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ASU geochemist Ariel Anbar to receive 2019 European science innovation award

ASU President’s Professor Ariel Anbar, European Association of Geochemistry 2019 Science Innovation Award recipient.

April 29, 2019

Arizona State University President’s Professor Ariel Anbar has been selected to receive the 2019 Science Innovation Award from the European Association of Geochemistry (EAG). This award recognizes scientists who have recently made a particularly important and innovative breakthrough in geochemistry.

“Ariel Anbar’s contribution to geochemistry research has been a tremendous asset to the field and we’re so proud that he is being recognized at an international level by the EAG for his accomplishments,” said Lindy Elkins-Tanton, director of the School of Earth and Space Exploration.

Anbar is a scientist and educator interested in Earth’s past and future as an inhabited world and the prospects for life beyond it. He is on the faculty of the School of Earth and Space Exploration and the School of Molecular Sciences and is a Distinguished Sustainability Scholar in ASU’s Julie Ann Wrigley Global Institute of Sustainability. Anbar also directs ASU’s Center for Education Through Exploration, which is reinventing digital learning around curiosity, exploration and discovery.

“Ariel Anbar’s work is typified by outstanding scholarship and a relentless commitment to making critical advances that will benefit science and society at large,” said Neal Woodbury, director of ASU’s School of Molecular Sciences.

While the award is given annually, the subject areas differ from year to year. The 2019 award is named after geochemist Samuel Epstein, who developed methods for reconstructing geologic temperature records using stable isotope geochemistry.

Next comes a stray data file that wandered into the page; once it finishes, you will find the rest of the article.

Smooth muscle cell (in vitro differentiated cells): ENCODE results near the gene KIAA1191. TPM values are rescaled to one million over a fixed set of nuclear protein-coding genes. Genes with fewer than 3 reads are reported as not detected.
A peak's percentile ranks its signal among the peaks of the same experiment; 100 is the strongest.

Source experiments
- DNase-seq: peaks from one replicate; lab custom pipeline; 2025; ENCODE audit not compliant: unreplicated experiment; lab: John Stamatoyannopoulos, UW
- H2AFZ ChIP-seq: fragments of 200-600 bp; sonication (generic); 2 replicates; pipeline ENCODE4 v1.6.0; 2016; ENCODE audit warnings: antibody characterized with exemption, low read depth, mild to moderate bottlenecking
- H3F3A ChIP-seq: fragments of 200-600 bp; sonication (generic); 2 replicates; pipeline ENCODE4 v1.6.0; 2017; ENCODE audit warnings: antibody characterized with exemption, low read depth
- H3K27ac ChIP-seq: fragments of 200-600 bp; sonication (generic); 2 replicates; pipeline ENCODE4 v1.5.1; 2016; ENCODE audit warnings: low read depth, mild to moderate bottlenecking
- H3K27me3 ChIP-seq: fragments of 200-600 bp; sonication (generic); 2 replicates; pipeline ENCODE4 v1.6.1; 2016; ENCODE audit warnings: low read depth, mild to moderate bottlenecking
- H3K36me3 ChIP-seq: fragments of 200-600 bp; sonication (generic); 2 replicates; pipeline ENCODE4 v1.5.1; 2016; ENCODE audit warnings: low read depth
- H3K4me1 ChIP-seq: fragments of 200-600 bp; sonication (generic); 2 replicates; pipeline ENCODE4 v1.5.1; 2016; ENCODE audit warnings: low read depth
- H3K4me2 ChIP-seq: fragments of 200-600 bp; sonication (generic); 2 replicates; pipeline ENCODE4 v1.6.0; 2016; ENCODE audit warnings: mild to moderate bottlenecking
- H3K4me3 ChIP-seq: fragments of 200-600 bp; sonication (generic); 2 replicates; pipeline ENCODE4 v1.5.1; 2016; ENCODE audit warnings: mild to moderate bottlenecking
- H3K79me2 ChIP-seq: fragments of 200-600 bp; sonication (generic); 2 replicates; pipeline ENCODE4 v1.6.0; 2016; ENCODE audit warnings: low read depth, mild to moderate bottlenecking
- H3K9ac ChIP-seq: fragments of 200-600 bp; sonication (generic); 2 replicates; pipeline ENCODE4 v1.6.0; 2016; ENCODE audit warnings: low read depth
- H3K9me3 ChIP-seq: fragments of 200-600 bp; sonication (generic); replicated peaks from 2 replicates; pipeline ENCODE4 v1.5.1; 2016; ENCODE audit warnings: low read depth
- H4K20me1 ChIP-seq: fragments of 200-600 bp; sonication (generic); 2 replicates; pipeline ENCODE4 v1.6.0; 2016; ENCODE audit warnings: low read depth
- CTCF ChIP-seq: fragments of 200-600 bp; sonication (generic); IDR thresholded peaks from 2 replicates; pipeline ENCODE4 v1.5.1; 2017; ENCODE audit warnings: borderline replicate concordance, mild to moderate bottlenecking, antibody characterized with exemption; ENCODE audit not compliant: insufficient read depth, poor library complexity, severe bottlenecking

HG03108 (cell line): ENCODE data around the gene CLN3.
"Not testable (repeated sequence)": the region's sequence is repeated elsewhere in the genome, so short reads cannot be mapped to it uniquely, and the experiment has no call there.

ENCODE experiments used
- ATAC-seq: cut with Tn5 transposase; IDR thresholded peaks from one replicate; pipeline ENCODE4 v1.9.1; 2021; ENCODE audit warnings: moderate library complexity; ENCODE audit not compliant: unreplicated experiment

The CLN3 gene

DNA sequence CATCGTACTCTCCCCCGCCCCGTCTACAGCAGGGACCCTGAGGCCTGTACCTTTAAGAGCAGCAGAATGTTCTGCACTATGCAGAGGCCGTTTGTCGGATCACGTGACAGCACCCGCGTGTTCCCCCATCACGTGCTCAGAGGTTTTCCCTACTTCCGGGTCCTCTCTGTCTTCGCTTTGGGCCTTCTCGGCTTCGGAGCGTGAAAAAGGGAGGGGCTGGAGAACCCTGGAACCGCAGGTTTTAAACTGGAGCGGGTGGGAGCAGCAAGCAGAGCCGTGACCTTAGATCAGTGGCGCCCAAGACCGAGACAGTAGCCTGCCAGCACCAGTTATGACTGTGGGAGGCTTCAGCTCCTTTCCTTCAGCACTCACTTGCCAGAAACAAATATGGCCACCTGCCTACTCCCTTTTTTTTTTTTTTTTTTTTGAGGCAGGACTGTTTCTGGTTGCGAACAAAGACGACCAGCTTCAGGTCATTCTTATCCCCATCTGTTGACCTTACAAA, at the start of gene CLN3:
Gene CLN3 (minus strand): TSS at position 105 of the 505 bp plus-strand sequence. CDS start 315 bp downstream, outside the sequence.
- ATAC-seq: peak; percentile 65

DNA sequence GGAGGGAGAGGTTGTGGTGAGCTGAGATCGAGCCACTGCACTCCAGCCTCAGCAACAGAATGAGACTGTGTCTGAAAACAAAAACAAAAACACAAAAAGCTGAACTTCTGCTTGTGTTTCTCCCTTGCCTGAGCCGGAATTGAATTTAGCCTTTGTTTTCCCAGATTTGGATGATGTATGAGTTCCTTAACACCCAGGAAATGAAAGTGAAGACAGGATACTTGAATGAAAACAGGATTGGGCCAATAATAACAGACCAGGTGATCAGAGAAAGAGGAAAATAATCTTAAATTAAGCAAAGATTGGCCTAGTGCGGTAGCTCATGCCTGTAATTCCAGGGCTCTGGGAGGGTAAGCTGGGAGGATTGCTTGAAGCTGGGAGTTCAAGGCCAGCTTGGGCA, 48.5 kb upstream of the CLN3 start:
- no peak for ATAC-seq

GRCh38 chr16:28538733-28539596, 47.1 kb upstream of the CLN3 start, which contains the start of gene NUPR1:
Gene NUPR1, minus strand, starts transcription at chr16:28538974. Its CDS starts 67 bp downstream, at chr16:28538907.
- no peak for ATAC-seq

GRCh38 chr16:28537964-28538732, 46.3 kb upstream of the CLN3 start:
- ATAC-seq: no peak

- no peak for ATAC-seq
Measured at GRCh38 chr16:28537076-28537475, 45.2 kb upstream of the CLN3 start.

"This is an amazing honor, especially because Sam Epstein was one of my scientific heroes, and a friend late in his life,” Anbar said. “Sam was the pioneer in using isotope analysis to understand changes in Earth’s ancient environment. He was one of the founders of the field of isotope geochemistry and also a kind and generous man. There are few honors that would be as personally meaningful to me.”

Anbar, who is already a EAG Geochemical Fellow, will receive the engraved medal and provide a lecture at the EAG’s 2019 Goldschmidt meeting in Barcelona, Spain, this August.

Anbar’s nominator for this award, Timothy Lyons of the University of California, Riverside stated that Anbar has been a consistent innovator in the development and application of nontraditional stable isotope approaches.

“Armed with these tools, he has chased after some of the most fundamental questions about the co-evolution of life and its environments over Earth’s history — from our earliest oxygenation and the drivers of biological innovation and mass extinction to the relationships between deep and surface Earth processes,” said Lyons, who is a Distinguished Professor of Biogeochemistry. “When you add to these accomplishments his equally important leadership in innovative teaching, this honor is an obvious and very well-deserved result.”

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